Despite its small footprint, the Abarth feels surefooted at speed, thanks to standard 17-inch wheels with Pirello P-Zero low profile tires. A specially-designed steering wheel is thicker than average and flat on the bottom, giving the driver a better grip.
The driver’s side mirror has a convex section on the outer edge, making it easier to monitor multiple lanes of traffic on the highway. Visibility to the right is also excellent. A tinted rearview mirror is a nice feature at night, since it dims headlamps from following vehicles, but can limit visibility when the driver is wearing sunglasses in bright sunlight.
A short-throw shifter makes it easy to snap between gears on the five-speed manual transmission. When the driver accelerates hard, a dual exhaust system unique to the model emits a throaty growl which is all business.
A sport-tuned performance suspension has a 40 percent stiffer spring rate than other Fiat 500 models in front and more rigid rear torsion beam axle to keep the chassis flat in the turns. When the driver engages the sport mode using a button on the instrument panel, the onboard computer alters the throttle map for more aggressive acceleration, stiffens up the suspension and quickens the steering ratio.
The electronic stability control has three modes: full on, partial on and off. The partial on setting gives the driver maximum power while still preventing the car from pushing in the corners. Four-wheel disc brakes with large calipers stop the car on a dime, and resist fading during long days at the track.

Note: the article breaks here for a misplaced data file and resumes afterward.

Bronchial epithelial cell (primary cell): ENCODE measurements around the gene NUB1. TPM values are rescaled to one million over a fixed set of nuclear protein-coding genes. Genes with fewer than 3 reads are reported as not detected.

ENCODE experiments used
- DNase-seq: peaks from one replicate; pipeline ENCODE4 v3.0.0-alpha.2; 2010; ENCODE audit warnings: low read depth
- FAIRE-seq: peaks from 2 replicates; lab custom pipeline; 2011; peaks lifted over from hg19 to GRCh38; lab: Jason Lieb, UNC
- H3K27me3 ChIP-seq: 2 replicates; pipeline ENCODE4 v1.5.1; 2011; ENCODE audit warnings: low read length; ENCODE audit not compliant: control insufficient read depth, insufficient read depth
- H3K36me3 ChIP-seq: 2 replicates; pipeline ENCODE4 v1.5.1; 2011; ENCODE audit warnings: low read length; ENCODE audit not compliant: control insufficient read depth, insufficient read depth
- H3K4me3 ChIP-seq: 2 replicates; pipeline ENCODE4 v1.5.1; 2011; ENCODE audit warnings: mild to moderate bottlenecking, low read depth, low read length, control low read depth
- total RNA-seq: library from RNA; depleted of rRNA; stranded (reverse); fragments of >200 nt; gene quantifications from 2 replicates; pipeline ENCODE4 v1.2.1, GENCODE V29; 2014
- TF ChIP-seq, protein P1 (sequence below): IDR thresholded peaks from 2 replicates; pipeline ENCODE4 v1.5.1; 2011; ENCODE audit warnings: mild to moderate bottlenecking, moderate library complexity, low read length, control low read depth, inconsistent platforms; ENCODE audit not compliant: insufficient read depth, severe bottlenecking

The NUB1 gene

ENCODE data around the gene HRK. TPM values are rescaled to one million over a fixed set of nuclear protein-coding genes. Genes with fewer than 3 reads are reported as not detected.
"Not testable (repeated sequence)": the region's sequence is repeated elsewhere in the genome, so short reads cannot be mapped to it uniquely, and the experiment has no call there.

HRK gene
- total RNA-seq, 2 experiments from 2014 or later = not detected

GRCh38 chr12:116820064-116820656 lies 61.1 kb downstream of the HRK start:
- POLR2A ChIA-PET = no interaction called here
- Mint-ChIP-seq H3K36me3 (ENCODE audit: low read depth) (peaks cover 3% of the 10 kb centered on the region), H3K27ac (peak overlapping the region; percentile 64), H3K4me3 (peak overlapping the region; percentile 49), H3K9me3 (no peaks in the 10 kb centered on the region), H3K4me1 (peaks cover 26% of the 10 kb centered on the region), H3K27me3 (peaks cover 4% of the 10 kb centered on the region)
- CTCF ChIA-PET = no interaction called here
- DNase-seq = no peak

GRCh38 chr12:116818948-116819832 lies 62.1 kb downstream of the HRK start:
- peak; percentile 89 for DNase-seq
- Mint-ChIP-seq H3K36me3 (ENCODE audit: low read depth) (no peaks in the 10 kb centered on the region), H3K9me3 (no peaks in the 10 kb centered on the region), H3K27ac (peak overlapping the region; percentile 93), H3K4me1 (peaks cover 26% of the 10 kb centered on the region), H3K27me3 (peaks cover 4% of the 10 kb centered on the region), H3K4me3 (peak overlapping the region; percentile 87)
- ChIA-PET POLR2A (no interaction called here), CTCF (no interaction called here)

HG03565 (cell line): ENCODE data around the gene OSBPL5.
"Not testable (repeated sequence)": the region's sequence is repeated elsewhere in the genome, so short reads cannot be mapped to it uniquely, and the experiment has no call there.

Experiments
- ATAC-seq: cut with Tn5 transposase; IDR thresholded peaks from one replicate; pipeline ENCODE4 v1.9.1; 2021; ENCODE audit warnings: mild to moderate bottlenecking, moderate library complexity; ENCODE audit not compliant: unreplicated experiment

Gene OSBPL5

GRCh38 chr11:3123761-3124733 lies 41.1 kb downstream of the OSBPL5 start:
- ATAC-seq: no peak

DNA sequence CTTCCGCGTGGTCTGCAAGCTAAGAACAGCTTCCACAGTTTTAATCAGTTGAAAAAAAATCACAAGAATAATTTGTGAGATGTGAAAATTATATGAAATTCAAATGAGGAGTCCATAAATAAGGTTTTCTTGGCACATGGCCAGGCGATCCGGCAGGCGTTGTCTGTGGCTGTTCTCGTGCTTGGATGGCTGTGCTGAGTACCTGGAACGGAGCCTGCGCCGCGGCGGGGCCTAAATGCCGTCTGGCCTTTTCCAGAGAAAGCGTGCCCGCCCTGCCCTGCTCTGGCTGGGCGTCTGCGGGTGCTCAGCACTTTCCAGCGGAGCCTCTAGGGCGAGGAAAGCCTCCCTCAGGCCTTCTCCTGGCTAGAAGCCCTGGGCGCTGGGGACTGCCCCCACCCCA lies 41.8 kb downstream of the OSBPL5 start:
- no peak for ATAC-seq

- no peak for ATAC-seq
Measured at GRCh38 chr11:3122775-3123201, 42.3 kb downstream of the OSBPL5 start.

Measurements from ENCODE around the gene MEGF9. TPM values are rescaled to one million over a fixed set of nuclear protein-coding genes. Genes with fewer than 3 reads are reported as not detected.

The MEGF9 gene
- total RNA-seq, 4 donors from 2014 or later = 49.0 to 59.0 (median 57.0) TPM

Inside, the cockpit wraps around the driver in true sports car style. Buyers can choose between standard cloth and optional leather trim. The test car is also equipped with an optional TomTom navigation system, which also adds the hands-free Bluetooth interface.
By locating the shift lever at the base of the center stack, designers maximized storage space in the center console.
Bolstered seats hold the driver and front passenger in place. Although the bolsters are large, I didn’t find them uncomfortable during the two-hour test drive. The sport seats have plenty of lower lumbar support, although the lumbar area isn’t adjustable.
The steering wheel has redundant audio, Bluetooth and cruise controls, to minimize driver distraction. A clean-looking gauge cluster includes a 160 mile-per-hour speedometer, turbo boost gauge and tachometer. I found both the center stack display easy to read in bright sunlight. Designers minimized buttons below the touchscreen in the center stack to maintain a clean, easy-to-decipher appearance.
A single lever on the front seats flips the seatbacks down and slides the seats forward to easy access and egress to the rear. The rear seats aren’t particularly large, but they will accommodate a small adult. Rear upper seatbacks are bolstered for additional back support.
The Fiat 500 Abarth comes with front, side, side curtain and driver’s knee airbags, three-mode electronic stability control and antilock brakes. Fiat builds the 500 Abarth in its Toluca, Mexico assembly plant.
Likes: An affordable high-performance subcompact car which is equally at home on city streets and racetracks. Fuel economy is exceptional for this type of automobile.
Model: 500 Abarth
Base price: $22,000
As tested: $26,050
Horsepower: 160 Hp @ 5500 rpm
Torque: 170 lbs.-ft. @ 2500 rpm
Zero-to-sixty: 7.2 seconds
Antilock brakes: Standard
Side curtain airbags: Standard
First aid kit: N/A
Bicycle friendly: No
Fuel economy: 28/34 mpg city/highway